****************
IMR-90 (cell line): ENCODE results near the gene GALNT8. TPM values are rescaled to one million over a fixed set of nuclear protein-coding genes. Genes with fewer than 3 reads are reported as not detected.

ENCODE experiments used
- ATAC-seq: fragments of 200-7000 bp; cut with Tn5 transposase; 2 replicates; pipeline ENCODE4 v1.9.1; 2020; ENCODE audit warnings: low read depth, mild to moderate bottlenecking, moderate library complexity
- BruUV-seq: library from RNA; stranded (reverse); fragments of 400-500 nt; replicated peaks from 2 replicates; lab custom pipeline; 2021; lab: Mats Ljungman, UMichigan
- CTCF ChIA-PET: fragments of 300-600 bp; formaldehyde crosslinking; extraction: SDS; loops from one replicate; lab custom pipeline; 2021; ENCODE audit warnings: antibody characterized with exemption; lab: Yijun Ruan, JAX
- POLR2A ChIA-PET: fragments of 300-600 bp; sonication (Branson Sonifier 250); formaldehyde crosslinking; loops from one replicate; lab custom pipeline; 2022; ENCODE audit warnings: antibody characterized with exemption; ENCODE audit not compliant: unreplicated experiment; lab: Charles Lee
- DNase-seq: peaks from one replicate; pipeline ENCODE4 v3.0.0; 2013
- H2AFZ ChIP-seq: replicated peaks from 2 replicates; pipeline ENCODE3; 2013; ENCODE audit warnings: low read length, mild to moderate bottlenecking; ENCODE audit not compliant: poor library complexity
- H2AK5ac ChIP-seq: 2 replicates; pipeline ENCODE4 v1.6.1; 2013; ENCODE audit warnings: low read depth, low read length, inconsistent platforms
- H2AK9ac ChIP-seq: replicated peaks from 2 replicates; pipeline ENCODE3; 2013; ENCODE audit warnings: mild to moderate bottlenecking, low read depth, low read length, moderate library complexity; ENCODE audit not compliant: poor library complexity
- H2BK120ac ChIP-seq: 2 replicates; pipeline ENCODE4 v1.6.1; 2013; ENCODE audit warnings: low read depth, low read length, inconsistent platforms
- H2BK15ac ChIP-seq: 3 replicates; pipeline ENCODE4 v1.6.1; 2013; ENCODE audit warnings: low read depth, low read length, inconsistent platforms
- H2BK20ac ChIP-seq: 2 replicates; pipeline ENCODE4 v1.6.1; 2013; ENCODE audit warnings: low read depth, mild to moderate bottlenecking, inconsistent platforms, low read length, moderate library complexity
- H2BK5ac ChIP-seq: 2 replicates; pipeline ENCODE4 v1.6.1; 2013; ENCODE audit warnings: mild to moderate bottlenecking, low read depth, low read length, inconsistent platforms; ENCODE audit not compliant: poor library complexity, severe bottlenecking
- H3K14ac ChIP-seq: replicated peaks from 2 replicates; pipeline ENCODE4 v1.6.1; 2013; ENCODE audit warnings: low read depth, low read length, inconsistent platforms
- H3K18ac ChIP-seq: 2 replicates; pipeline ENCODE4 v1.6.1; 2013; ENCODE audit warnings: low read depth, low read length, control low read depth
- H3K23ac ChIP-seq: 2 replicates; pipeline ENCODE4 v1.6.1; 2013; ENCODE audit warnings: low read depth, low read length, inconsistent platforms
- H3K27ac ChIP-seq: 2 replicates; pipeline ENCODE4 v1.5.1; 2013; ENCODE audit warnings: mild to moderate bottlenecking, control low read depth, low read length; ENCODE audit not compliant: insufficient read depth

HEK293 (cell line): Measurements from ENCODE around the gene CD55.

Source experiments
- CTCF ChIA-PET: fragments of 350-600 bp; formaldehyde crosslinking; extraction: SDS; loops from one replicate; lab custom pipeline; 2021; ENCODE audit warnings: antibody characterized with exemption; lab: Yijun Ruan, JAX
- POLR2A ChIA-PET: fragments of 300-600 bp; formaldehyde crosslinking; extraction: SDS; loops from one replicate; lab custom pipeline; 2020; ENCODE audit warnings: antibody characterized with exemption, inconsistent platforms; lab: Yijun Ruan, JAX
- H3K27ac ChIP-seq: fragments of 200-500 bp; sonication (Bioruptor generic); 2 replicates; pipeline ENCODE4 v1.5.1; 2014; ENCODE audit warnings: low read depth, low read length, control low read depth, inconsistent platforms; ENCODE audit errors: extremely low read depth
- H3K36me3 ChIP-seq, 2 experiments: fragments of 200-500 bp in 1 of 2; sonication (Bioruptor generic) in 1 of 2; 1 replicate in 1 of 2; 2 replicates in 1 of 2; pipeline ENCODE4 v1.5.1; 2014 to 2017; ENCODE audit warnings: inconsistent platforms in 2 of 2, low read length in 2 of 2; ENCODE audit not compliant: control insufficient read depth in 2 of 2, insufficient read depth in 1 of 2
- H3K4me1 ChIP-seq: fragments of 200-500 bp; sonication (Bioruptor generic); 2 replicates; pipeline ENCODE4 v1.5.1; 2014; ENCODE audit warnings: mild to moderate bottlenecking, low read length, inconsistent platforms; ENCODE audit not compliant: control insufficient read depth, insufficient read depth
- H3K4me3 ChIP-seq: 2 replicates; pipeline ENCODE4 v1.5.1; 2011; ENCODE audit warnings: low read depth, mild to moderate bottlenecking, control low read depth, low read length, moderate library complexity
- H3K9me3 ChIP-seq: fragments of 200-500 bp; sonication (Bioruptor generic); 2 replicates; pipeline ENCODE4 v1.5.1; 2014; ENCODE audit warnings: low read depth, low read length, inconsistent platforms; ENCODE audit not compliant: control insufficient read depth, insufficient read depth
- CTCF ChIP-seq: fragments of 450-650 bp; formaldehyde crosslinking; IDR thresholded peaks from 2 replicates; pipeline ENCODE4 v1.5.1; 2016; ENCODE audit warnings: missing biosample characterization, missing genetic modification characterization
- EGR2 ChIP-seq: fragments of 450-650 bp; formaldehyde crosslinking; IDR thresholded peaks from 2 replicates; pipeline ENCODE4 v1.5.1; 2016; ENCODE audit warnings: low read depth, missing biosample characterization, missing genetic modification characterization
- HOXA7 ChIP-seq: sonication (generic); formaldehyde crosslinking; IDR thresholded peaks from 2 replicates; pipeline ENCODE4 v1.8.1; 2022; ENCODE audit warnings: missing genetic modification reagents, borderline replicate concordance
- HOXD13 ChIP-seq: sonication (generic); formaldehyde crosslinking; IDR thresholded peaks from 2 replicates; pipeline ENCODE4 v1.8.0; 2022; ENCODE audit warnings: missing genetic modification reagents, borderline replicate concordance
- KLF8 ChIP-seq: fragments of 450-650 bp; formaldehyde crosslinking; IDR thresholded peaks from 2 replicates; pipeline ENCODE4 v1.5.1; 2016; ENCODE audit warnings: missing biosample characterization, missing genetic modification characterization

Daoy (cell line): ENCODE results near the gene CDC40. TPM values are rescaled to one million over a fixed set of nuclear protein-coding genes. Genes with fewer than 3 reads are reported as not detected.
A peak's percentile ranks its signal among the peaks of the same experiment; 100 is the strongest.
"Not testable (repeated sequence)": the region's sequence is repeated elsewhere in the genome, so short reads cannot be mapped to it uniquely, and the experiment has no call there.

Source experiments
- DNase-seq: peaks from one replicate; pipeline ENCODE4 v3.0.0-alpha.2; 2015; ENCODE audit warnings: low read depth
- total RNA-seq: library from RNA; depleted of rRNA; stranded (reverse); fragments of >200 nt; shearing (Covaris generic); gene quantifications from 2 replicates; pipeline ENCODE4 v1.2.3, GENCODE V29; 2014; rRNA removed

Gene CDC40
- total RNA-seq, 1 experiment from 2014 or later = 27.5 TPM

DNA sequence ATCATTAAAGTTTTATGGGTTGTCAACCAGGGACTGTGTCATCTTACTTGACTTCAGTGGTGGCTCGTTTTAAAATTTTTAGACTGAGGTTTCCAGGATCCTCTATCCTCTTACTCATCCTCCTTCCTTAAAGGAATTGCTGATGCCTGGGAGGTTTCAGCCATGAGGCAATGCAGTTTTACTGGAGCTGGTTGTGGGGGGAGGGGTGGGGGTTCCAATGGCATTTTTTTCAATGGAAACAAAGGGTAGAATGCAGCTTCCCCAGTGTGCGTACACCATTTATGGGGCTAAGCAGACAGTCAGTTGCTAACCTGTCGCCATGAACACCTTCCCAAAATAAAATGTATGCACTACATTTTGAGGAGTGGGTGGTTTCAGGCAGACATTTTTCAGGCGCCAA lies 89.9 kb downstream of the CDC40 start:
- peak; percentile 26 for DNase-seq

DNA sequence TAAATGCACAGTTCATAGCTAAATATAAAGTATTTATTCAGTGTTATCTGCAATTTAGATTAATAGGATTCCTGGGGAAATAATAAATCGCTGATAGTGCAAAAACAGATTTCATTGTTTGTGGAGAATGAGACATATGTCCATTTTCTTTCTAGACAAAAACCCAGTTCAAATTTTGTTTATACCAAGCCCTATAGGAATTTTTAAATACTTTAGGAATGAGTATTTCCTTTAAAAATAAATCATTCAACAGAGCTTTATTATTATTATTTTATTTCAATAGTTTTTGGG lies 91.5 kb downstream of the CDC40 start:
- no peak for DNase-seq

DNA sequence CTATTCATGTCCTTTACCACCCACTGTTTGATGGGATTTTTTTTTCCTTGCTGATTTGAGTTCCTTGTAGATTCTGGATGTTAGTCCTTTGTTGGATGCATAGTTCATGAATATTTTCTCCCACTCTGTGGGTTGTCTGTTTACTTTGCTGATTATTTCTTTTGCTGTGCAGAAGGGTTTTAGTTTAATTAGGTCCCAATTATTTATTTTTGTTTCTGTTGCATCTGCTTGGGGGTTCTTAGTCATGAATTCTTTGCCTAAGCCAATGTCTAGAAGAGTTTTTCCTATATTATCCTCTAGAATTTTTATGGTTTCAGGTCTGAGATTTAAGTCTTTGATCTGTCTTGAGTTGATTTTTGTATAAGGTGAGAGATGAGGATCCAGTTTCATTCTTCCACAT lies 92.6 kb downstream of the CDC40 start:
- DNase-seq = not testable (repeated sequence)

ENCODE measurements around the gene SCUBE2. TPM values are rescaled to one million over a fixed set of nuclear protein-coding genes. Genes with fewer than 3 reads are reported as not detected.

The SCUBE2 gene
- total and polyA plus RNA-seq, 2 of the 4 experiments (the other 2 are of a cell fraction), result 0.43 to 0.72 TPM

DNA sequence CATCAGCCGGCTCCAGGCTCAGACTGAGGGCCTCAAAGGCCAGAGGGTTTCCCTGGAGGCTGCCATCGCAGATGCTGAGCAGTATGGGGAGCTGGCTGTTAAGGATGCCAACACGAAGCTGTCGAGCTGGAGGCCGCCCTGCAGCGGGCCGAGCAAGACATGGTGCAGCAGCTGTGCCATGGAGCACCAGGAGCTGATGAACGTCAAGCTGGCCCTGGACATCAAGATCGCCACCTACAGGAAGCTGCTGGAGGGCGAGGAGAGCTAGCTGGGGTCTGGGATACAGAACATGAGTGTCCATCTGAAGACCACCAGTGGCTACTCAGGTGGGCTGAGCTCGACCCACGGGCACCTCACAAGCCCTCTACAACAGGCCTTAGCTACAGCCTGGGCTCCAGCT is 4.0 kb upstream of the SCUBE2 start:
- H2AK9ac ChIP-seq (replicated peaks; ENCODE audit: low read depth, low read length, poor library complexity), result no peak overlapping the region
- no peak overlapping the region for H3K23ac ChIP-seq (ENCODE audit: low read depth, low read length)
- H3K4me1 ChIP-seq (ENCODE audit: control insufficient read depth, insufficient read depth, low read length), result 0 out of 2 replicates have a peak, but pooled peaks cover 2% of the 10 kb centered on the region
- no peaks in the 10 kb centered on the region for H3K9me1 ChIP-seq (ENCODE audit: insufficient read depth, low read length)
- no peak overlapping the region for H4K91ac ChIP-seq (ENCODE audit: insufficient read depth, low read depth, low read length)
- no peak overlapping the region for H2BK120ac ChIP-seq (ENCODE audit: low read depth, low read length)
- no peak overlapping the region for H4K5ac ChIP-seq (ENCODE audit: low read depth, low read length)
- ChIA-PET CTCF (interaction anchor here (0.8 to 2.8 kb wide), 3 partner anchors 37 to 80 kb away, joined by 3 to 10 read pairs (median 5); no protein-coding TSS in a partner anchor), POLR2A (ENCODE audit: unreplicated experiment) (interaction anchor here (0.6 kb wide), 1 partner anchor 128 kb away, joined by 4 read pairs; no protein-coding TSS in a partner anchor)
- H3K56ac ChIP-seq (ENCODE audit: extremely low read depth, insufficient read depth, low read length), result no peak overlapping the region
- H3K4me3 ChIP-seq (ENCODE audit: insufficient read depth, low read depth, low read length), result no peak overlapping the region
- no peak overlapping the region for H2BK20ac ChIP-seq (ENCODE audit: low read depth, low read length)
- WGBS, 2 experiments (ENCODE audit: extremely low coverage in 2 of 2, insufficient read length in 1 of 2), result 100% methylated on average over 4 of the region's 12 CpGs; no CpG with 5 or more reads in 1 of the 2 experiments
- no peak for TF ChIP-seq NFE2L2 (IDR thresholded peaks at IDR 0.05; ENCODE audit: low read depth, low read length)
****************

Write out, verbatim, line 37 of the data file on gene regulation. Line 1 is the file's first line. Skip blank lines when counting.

- DNase-seq: peaks from one replicate; pipeline ENCODE4 v3.0.0-alpha.2; 2015; ENCODE audit warnings: low read depth